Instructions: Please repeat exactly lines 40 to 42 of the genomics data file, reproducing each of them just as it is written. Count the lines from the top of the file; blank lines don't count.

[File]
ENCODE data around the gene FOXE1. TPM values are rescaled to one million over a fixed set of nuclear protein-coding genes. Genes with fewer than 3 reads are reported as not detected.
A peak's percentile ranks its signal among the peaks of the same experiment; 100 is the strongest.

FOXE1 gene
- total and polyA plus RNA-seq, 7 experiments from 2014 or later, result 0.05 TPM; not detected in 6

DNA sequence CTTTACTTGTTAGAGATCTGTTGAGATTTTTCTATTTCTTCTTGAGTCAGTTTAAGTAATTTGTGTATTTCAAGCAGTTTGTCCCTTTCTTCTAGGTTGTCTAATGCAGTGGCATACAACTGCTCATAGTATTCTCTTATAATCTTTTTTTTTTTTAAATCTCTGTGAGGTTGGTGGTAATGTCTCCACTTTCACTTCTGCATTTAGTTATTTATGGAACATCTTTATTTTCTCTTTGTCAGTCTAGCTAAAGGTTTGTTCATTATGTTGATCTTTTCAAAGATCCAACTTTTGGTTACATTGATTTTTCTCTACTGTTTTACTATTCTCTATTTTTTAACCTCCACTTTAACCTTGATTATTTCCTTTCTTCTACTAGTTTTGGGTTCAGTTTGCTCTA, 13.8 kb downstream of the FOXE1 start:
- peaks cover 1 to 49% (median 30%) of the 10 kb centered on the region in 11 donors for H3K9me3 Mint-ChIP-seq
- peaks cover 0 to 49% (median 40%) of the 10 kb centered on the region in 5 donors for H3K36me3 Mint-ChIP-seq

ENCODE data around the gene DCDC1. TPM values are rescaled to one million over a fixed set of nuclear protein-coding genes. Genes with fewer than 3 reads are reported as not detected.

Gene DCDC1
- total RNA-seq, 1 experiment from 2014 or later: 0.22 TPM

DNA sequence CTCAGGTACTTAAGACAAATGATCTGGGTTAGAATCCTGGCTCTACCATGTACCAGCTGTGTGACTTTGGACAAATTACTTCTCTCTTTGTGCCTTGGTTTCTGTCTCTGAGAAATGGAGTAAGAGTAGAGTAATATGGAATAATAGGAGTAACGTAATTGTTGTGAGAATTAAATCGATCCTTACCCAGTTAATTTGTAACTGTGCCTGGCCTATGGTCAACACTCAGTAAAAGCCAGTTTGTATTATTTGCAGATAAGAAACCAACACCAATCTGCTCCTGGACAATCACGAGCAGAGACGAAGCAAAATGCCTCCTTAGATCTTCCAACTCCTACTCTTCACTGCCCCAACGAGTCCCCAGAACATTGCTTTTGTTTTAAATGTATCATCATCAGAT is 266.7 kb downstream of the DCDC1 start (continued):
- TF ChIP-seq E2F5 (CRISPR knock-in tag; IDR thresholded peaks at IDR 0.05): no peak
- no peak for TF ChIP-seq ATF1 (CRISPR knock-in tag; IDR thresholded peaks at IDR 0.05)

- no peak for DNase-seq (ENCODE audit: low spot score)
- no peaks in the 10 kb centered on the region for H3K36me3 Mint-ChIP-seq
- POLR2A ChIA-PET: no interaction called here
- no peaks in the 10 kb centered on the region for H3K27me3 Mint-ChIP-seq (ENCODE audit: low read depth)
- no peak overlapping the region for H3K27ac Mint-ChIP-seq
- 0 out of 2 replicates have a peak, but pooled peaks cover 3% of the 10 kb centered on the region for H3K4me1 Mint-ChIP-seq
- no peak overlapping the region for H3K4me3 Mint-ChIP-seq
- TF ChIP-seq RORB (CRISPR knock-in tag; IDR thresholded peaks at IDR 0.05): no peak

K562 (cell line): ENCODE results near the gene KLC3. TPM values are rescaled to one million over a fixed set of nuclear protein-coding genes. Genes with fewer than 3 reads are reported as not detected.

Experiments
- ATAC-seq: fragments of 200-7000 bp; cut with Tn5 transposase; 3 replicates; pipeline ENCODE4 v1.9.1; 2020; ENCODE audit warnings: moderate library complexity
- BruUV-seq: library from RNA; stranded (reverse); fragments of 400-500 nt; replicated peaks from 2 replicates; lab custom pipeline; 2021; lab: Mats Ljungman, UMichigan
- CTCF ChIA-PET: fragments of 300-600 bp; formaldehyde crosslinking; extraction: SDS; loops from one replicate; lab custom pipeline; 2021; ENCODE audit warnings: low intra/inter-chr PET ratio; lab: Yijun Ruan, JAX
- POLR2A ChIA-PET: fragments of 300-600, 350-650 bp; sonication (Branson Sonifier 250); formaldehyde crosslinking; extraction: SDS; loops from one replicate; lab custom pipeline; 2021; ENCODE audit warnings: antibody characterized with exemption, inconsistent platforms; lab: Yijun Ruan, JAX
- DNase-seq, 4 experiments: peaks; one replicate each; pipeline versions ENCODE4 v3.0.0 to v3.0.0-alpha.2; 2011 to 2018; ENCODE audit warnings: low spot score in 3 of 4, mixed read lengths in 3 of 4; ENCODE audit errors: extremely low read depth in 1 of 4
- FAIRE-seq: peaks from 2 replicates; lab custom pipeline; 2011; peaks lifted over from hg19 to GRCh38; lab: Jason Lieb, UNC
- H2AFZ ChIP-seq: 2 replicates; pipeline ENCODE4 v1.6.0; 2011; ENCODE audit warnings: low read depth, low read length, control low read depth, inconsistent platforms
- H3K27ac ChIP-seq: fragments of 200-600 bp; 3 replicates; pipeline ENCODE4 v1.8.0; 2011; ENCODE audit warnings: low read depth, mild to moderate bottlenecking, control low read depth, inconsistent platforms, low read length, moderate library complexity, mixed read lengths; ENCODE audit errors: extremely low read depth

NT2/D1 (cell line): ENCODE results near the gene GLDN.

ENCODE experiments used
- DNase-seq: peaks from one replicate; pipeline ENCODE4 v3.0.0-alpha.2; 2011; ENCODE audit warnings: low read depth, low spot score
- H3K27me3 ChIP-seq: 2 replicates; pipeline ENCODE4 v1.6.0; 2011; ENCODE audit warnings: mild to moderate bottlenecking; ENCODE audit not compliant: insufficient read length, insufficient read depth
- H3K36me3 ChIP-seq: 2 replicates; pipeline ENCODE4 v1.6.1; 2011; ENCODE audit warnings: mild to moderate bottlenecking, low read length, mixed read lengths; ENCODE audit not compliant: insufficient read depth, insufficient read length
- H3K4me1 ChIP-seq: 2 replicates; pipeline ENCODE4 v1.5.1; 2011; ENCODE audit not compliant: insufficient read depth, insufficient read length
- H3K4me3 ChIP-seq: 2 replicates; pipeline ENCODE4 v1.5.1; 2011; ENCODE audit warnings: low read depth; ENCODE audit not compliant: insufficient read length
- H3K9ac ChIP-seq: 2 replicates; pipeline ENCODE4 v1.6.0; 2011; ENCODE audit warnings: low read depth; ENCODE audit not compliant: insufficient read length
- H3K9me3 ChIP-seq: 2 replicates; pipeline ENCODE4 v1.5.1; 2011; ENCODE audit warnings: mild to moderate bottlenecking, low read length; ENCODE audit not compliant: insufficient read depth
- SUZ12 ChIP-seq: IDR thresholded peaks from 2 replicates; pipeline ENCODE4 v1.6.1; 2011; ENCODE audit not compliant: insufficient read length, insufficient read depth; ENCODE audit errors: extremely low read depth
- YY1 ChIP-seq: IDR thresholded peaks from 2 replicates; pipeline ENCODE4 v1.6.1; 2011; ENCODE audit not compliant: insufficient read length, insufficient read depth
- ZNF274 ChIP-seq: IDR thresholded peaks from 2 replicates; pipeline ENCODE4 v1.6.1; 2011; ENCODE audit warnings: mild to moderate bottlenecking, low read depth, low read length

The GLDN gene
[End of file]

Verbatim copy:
- H3K9me3 ChIP-seq: 2 replicates; pipeline ENCODE4 v1.5.1; 2011; ENCODE audit warnings: mild to moderate bottlenecking, low read length; ENCODE audit not compliant: insufficient read depth
- SUZ12 ChIP-seq: IDR thresholded peaks from 2 replicates; pipeline ENCODE4 v1.6.1; 2011; ENCODE audit not compliant: insufficient read length, insufficient read depth; ENCODE audit errors: extremely low read depth
- YY1 ChIP-seq: IDR thresholded peaks from 2 replicates; pipeline ENCODE4 v1.6.1; 2011; ENCODE audit not compliant: insufficient read length, insufficient read depth